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Investigating the Investigators of the Upcoming Post-Infectious NIH Study

Old Bones

Senior Member
Dr. Joseph Snow is currently staff scientist and neuropsychologist in the Mood and Anxiety Disorders Program and Lab of Brain and Cognition of the National Institute of Mental Health, National Institutes of Health in Bethesda, Maryland. Dr. Snow's responsibilities include evaluating the neuropsychological functioning of NIH patients either for clinical reasons or as part of NIH protocol driven research. He has co-authored many scholarly publications on a variety of topics in the field of neuropsychology and has served as an ad hoc reviewer for several scientific journals.Dr. Snow is a member of the International Neuropsychological Society.

As a result of my brief research into Dr. Snow, I see nothing that causes me alarm. He doesn't seem to have the mindset that physical illness is caused by psychiatric problems. Here are two examples of research he was involved in.

http://www.smssupportgroup.co.uk/PDFs/SPS_Specific_Studies/Neuropsychological Assessment of Phobias in SPS.pdf

"Clinical experience in making DSM diagnoses cautions us in diagnosing anxiety disorders in SPS patients, given the reality of their physical disability and the unpredictable nature of their “freezing” and falling episodes. Although at the time of examinations, all patients were symptomatic, in spite of receiving treatment for their motor symptoms, the possibility that muscle relaxants or antianxiety agents had masked some of their fears and confounded the proper assessment of an anxiety disorder or neurocognitive dysfunction cannot be excluded. The absence of premorbid phobias, however, and the realization that the fear of falling is realistic strongly suggest that the anxiety in SPS patients is secondary to the primary neurologic disorder rather than due to a primary inherent phobia, as justified by the reduced GABA level. This conclusion is also supported by our clinical trial with IVIg, which demonstrated that when the physical signs of stiffness improved, so did the anxiety."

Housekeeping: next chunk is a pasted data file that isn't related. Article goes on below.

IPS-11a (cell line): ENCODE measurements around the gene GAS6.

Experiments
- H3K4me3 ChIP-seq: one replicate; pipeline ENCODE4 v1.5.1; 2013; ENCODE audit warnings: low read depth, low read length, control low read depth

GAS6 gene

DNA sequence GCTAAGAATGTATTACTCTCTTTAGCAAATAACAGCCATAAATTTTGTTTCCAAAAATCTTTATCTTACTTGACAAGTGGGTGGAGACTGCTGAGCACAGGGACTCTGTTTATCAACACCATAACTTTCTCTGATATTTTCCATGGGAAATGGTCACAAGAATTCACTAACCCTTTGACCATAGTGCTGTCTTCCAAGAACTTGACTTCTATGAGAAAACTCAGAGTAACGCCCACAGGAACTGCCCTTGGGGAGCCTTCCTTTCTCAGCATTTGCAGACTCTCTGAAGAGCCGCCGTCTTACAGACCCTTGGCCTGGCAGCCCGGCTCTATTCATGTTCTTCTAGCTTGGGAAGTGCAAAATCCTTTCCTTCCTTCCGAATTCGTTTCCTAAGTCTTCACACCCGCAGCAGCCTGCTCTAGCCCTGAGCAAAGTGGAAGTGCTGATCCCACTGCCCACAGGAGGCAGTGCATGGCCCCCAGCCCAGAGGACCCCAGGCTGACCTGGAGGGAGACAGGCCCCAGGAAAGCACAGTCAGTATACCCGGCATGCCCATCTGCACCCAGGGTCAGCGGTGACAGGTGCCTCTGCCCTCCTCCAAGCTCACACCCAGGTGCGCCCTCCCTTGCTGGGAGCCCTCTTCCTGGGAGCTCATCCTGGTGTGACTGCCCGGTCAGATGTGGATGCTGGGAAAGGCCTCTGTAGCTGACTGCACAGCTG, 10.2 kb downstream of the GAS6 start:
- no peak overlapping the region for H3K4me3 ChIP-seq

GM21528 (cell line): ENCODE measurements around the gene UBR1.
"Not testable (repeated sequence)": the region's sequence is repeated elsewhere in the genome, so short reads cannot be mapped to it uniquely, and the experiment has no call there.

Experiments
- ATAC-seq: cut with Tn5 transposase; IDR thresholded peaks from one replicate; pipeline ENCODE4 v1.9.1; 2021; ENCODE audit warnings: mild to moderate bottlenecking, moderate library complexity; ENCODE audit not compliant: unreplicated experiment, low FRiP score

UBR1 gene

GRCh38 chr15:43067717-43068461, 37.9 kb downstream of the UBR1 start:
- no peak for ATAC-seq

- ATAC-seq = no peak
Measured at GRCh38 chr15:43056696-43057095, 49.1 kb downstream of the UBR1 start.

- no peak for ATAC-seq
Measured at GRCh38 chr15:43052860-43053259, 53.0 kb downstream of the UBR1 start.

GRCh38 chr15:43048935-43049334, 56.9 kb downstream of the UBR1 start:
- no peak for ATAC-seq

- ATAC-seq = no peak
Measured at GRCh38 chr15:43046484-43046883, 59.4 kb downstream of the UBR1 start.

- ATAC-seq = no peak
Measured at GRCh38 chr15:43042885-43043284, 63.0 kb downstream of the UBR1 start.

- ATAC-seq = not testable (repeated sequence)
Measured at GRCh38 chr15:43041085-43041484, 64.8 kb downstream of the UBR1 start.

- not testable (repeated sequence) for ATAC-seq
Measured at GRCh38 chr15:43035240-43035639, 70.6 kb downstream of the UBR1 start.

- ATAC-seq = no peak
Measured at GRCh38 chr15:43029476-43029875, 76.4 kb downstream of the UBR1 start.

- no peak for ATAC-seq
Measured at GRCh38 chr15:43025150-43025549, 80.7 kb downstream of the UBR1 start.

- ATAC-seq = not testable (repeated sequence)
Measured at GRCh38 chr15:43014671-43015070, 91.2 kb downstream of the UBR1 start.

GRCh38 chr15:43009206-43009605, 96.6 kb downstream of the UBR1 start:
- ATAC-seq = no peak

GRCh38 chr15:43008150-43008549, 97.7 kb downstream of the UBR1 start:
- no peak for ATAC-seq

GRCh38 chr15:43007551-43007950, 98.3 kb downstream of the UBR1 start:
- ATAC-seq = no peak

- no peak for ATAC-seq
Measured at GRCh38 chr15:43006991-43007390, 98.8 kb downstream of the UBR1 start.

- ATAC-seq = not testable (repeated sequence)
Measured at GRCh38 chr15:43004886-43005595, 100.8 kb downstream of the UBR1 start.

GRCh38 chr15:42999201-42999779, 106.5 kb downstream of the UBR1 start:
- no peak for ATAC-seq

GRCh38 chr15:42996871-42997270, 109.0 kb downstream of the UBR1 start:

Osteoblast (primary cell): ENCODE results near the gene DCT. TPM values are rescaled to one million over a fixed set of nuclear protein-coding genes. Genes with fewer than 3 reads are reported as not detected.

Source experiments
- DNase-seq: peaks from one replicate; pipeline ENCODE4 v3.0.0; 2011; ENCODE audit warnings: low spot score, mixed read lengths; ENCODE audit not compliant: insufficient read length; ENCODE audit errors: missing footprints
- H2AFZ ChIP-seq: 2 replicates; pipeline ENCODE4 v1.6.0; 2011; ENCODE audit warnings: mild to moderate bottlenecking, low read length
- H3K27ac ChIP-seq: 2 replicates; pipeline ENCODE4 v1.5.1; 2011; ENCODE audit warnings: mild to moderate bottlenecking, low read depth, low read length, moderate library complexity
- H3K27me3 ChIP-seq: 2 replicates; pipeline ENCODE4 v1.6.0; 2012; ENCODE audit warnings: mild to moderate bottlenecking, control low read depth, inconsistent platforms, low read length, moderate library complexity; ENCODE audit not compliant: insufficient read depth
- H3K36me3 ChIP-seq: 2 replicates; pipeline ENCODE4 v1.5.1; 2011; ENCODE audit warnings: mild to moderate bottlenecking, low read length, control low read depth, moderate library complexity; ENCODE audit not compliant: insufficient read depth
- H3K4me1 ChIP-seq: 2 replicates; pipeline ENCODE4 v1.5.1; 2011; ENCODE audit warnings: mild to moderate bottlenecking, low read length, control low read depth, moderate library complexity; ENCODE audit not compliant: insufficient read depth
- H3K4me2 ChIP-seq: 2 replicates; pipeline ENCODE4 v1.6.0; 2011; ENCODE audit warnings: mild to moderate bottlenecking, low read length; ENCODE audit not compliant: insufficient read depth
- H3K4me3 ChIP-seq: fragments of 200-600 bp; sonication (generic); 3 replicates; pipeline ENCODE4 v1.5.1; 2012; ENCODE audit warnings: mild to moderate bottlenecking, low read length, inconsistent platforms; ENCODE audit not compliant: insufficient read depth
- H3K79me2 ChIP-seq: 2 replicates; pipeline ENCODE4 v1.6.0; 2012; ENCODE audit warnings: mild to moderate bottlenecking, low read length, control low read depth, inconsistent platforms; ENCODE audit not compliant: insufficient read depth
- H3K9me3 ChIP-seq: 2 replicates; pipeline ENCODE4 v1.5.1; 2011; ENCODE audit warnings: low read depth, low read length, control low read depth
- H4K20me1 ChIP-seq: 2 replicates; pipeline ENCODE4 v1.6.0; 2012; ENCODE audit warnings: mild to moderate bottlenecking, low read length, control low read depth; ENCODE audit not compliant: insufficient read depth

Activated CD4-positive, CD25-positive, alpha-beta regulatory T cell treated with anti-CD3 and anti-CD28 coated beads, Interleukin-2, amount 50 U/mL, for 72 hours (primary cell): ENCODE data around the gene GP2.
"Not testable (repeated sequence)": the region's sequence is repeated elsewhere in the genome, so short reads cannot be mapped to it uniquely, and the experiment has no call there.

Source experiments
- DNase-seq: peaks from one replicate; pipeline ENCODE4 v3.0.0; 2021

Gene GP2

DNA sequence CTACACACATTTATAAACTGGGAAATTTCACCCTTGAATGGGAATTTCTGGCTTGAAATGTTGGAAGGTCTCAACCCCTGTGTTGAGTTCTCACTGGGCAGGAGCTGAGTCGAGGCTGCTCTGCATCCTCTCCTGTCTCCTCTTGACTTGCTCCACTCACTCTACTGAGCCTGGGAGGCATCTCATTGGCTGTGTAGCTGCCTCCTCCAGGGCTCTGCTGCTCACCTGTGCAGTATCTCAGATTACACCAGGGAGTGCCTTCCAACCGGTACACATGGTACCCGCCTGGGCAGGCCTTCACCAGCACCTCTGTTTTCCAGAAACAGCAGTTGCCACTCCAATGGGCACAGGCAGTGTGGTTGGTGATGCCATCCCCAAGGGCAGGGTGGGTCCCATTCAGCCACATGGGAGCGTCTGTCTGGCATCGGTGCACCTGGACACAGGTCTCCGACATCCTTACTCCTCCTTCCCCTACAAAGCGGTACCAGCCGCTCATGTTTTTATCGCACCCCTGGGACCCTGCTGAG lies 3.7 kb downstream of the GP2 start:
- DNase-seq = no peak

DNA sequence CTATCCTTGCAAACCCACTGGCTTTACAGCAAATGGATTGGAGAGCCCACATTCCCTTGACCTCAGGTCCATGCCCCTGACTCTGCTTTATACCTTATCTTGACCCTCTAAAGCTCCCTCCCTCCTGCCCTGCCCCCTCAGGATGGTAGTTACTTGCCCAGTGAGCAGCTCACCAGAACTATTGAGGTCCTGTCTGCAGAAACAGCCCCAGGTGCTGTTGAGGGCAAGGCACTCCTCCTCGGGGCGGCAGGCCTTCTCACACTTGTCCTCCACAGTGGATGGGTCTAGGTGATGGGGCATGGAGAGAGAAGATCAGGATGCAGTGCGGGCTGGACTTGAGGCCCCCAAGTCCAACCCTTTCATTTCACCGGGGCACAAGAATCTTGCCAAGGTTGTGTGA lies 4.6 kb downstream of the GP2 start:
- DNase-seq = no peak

(little text available here)

https://books.google.ca/books?id=olkFf4BeDKoC&printsec=frontcover&dq=google books medical neuropsychology: second edition&hl=en&sa=X&ved=0ahUKEwiW6rTnpY7LAhUO3GMKHaFxDsAQ6AEIJTAA#v=onepage&q=google books medical neuropsychology: second edition&f=false
(text quoted found here)

“ . . . there has been relatively less investigation of the impact of cardiovascular disease on neuropsychological function prior to clinically evident cerebrovascular events. It has become increasingly apparent, however, that even very early manifestations of cardiovascular disease . . . are associated with subtly diminished neuropsychological function. . . . In this chapter, we discuss the impact of various dimensions of cardiovascular disease and several of its medical and surgical treatments on neuropsychological function.

Results of the numerous studies in this area generally reveal that hypertensives perform more poorly than normotensives across multiple domains of neuropsychological function.